In addition to the metabolic score, Lumen also provides a daily nutrition plan based on the score you receive from that first blow, tracking for all of your personalized data points, a food library to find macros, healthy recipes and article after article designed to help you along your metabolic journey.

But Didn’t You Try a Similar Device Last Year?: Sure did, you eagle-eyed reader, you. Last year, around this same time (funny how summertime can make you feel weird about your body), I tried another breathalyzer tracking device called the Keyto, which claimed to measure the ketones your body produces (for the keto diet) to give you a similar metabolic score. 

I lost about 10 pounds in a month using the Keyto. Unfortunately, the keto diet basically gives you every reason to eat nothing but cheese and meat as long as you’re on it, and I’m too young to keel over from a heart attack. 

It was nice while it lasted, though.

Miss you, Keyto.

The Science: According to the Lumen website, instead of measuring ketones like the Keyto, the Lumen “uses a CO2 sensor and flow meter to determine the CO2 concentration in a single breath. This indicates the type of fuel your body is using to produce energy.”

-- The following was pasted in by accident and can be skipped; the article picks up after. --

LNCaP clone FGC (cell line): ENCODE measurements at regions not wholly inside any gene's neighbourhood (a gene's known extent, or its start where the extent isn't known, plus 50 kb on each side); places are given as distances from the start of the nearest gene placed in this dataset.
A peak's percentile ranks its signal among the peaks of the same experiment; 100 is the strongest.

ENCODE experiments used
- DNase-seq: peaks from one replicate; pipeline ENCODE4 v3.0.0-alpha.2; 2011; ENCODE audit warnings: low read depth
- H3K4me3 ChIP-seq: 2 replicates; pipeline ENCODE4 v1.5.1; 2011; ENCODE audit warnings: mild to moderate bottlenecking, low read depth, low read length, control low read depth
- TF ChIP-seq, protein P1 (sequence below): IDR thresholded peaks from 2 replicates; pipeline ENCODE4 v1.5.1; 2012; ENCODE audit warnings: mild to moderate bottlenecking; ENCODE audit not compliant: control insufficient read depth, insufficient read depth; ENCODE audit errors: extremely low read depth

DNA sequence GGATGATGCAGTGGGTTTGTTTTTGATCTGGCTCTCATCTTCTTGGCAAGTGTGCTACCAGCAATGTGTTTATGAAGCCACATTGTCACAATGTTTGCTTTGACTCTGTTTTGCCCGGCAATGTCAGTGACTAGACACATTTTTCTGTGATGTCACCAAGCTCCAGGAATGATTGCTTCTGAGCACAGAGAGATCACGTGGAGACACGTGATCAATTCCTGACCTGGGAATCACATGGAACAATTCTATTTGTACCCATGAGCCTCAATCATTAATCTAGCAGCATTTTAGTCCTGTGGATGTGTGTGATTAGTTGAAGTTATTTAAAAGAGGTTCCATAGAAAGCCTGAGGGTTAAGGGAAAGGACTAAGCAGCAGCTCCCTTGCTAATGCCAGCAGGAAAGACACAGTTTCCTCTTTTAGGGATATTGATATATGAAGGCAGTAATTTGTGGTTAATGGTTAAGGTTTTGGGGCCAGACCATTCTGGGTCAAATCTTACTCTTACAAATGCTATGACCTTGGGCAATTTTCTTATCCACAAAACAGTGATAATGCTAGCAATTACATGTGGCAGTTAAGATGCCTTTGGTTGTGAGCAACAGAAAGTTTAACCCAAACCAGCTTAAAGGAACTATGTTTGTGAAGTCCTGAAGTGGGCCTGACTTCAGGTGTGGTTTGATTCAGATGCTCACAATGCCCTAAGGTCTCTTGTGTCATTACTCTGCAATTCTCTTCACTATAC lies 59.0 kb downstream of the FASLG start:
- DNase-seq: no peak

Sounds cool — lemme get a PhD real quick so I can understand what the hell that means. Personally, I think they like keeping it jargon-y sounding because it sounds more scientific, but they do have a few studies on the site if you need more proof of the device’s bona fides.

The Hardest Part of Living Under Quarantine With a Pregnant Person: My girlfriend is awesome: Witty, tough, smart, unapologetic — there’s no one I’d rather be hanging out with on a lazy Sunday than her. And life in isolation with her has been pretty easy. A few tears, maybe a couple of bodily noises (“It’s the progesterone!”), but otherwise pretty, pretty easy.

But the food. She (excuse me, the baby) has to eat an extra 300 calories a day, she reminds me, and dammit if I don’t want to eat 300 extra calories a day, too, in, um, solidarity. I guess there’s a reason why soon-to-be fathers are at risk of so-called “sympathy weight,” especially in the second trimester.